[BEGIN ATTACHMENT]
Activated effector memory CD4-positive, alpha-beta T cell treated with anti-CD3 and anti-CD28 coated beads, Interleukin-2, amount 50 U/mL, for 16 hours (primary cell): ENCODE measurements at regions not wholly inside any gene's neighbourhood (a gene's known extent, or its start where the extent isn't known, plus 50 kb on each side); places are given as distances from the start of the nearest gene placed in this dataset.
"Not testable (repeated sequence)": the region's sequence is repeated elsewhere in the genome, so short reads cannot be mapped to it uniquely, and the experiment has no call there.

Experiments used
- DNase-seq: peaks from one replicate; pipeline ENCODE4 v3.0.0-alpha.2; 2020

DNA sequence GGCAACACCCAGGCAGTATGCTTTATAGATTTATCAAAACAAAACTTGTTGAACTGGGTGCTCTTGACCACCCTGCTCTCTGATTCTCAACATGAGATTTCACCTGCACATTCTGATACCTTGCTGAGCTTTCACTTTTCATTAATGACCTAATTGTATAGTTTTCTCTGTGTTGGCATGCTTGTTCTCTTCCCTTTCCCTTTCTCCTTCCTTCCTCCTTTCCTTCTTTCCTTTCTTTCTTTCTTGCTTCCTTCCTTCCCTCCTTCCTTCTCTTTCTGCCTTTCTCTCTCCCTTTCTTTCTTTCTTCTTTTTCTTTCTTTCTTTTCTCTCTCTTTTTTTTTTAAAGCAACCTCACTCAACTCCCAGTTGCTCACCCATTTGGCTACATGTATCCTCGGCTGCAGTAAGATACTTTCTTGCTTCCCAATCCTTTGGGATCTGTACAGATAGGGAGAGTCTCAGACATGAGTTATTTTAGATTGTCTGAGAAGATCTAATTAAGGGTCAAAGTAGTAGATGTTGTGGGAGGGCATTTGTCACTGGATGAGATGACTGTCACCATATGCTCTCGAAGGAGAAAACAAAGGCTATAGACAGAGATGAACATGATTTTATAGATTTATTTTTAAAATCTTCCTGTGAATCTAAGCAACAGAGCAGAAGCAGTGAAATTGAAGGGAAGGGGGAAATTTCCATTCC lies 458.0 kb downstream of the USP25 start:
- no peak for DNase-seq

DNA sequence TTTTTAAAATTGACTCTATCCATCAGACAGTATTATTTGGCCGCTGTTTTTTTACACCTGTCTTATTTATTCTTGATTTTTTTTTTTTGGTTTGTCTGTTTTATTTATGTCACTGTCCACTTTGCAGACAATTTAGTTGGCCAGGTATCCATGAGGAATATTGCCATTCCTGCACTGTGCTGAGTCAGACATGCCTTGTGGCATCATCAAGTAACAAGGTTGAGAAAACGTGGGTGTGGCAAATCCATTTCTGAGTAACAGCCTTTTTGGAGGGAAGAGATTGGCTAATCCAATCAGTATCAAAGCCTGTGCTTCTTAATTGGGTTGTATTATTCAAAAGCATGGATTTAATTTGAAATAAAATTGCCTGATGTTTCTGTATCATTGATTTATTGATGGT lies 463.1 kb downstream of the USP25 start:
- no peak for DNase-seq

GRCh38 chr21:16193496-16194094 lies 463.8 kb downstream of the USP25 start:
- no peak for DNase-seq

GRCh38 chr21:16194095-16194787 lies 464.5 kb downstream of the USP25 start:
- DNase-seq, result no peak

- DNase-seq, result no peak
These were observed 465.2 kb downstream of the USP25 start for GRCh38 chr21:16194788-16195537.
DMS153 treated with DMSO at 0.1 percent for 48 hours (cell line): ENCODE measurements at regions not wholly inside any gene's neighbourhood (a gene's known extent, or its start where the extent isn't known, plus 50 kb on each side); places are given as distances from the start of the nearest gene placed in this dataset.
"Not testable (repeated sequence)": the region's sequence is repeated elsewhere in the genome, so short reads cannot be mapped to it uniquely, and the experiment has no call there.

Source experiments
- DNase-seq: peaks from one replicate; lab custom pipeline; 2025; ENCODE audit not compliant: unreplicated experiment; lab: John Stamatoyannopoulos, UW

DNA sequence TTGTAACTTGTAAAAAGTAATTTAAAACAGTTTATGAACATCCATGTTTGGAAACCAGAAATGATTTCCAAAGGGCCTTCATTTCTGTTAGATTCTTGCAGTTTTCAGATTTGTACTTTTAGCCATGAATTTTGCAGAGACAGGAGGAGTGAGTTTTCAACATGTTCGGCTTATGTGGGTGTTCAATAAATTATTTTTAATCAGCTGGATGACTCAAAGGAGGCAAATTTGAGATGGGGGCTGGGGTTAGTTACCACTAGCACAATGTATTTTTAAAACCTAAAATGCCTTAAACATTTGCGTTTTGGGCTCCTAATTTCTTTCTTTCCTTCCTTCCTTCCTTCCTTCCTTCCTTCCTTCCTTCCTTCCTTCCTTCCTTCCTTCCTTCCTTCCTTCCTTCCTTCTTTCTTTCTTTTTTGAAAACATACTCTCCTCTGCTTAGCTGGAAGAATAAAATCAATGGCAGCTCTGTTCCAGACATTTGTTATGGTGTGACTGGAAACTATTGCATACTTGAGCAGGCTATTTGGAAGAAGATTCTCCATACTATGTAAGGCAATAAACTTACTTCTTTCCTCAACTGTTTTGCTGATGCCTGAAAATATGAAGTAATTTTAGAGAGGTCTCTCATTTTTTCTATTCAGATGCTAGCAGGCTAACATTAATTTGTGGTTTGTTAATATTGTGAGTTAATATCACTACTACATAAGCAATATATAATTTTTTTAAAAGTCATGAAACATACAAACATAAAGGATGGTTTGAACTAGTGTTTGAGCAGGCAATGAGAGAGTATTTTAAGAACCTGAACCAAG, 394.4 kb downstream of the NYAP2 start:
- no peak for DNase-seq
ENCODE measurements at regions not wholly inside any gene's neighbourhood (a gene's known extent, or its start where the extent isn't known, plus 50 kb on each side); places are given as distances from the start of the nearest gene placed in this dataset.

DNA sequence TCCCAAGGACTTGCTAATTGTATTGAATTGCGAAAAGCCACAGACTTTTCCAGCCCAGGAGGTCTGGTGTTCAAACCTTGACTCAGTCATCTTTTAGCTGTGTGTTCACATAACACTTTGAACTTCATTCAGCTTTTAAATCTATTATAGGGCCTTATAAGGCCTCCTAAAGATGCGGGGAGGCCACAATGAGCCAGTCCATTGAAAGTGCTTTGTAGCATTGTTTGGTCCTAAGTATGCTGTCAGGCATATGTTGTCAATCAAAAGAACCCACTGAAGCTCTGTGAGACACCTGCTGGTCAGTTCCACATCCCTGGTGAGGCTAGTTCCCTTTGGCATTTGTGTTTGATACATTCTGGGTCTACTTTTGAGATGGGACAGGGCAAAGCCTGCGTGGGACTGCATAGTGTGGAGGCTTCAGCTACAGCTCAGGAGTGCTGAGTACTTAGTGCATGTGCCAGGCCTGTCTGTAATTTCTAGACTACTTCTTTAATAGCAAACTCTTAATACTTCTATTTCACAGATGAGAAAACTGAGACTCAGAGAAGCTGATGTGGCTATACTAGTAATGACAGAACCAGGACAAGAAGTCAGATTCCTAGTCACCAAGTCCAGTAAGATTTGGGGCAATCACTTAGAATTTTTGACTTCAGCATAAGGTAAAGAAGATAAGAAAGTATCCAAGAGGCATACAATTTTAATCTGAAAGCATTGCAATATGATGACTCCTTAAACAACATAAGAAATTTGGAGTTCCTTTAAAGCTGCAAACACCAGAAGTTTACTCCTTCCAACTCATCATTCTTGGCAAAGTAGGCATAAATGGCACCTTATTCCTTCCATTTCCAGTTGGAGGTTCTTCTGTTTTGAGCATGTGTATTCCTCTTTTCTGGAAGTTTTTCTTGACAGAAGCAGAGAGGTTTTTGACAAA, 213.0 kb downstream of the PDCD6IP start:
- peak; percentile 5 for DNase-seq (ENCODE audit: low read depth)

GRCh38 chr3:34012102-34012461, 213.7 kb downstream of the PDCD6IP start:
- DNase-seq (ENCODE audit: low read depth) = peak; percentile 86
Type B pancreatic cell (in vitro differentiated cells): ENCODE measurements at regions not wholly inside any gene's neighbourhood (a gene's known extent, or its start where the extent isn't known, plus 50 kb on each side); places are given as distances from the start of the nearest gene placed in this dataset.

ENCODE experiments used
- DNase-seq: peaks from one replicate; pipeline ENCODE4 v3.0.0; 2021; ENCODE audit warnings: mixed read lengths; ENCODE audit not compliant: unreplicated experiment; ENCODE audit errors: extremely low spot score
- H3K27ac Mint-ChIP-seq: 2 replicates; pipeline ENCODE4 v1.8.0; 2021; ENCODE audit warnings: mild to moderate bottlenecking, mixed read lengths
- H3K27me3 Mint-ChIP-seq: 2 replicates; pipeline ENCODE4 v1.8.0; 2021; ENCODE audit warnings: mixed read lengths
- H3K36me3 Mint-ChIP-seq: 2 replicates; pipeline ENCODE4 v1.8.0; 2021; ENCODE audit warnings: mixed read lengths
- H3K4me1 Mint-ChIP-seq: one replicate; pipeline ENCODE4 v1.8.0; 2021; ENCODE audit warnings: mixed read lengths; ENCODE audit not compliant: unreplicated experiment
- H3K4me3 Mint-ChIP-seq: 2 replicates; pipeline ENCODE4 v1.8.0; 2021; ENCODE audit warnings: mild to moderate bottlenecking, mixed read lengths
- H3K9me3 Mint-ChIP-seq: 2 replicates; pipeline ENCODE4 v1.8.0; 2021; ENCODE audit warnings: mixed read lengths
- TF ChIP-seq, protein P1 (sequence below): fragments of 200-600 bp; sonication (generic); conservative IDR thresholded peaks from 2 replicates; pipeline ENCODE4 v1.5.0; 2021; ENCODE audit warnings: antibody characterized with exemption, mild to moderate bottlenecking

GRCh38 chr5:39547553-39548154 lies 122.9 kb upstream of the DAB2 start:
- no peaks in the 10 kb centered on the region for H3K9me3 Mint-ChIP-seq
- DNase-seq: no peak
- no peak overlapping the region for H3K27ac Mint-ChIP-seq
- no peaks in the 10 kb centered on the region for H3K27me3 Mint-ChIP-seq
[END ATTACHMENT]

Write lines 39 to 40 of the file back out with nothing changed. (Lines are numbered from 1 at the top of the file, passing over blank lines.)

- no peak overlapping the region for H3K27ac Mint-ChIP-seq
- no peaks in the 10 kb centered on the region for H3K27me3 Mint-ChIP-seq